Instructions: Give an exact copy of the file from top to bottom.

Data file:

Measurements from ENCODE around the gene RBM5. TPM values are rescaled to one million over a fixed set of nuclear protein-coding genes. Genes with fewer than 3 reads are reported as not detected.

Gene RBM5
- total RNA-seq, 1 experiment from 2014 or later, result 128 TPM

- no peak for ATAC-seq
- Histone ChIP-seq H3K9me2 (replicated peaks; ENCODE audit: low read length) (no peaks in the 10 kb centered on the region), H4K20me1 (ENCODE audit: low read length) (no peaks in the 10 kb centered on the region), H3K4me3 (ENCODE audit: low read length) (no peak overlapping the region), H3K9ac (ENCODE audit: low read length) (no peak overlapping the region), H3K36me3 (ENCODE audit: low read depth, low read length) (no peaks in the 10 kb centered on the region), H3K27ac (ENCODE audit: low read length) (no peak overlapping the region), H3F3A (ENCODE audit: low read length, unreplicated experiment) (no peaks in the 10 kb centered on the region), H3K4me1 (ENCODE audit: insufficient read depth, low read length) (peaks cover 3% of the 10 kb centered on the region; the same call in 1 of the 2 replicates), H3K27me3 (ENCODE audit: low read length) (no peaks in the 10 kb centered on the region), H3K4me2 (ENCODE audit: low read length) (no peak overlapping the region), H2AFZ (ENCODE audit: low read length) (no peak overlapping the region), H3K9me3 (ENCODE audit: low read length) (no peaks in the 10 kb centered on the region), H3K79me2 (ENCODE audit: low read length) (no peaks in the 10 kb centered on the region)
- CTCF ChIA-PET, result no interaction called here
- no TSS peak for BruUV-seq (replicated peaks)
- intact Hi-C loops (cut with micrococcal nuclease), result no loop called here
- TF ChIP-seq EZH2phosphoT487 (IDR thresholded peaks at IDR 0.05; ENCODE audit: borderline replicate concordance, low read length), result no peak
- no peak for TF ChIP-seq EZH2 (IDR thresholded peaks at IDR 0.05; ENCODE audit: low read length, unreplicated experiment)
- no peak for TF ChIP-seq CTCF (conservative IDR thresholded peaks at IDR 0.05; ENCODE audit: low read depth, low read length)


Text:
Measurements from ENCODE around the gene RBM5. TPM values are rescaled to one million over a fixed set of nuclear protein-coding genes. Genes with fewer than 3 reads are reported as not detected.

Gene RBM5
- total RNA-seq, 1 experiment from 2014 or later, result 128 TPM

- no peak for ATAC-seq
- Histone ChIP-seq H3K9me2 (replicated peaks; ENCODE audit: low read length) (no peaks in the 10 kb centered on the region), H4K20me1 (ENCODE audit: low read length) (no peaks in the 10 kb centered on the region), H3K4me3 (ENCODE audit: low read length) (no peak overlapping the region), H3K9ac (ENCODE audit: low read length) (no peak overlapping the region), H3K36me3 (ENCODE audit: low read depth, low read length) (no peaks in the 10 kb centered on the region), H3K27ac (ENCODE audit: low read length) (no peak overlapping the region), H3F3A (ENCODE audit: low read length, unreplicated experiment) (no peaks in the 10 kb centered on the region), H3K4me1 (ENCODE audit: insufficient read depth, low read length) (peaks cover 3% of the 10 kb centered on the region; the same call in 1 of the 2 replicates), H3K27me3 (ENCODE audit: low read length) (no peaks in the 10 kb centered on the region), H3K4me2 (ENCODE audit: low read length) (no peak overlapping the region), H2AFZ (ENCODE audit: low read length) (no peak overlapping the region), H3K9me3 (ENCODE audit: low read length) (no peaks in the 10 kb centered on the region), H3K79me2 (ENCODE audit: low read length) (no peaks in the 10 kb centered on the region)
- CTCF ChIA-PET, result no interaction called here
- no TSS peak for BruUV-seq (replicated peaks)
- intact Hi-C loops (cut with micrococcal nuclease), result no loop called here
- TF ChIP-seq EZH2phosphoT487 (IDR thresholded peaks at IDR 0.05; ENCODE audit: borderline replicate concordance, low read length), result no peak
- no peak for TF ChIP-seq EZH2 (IDR thresholded peaks at IDR 0.05; ENCODE audit: low read length, unreplicated experiment)
- no peak for TF ChIP-seq CTCF (conservative IDR thresholded peaks at IDR 0.05; ENCODE audit: low read depth, low read length)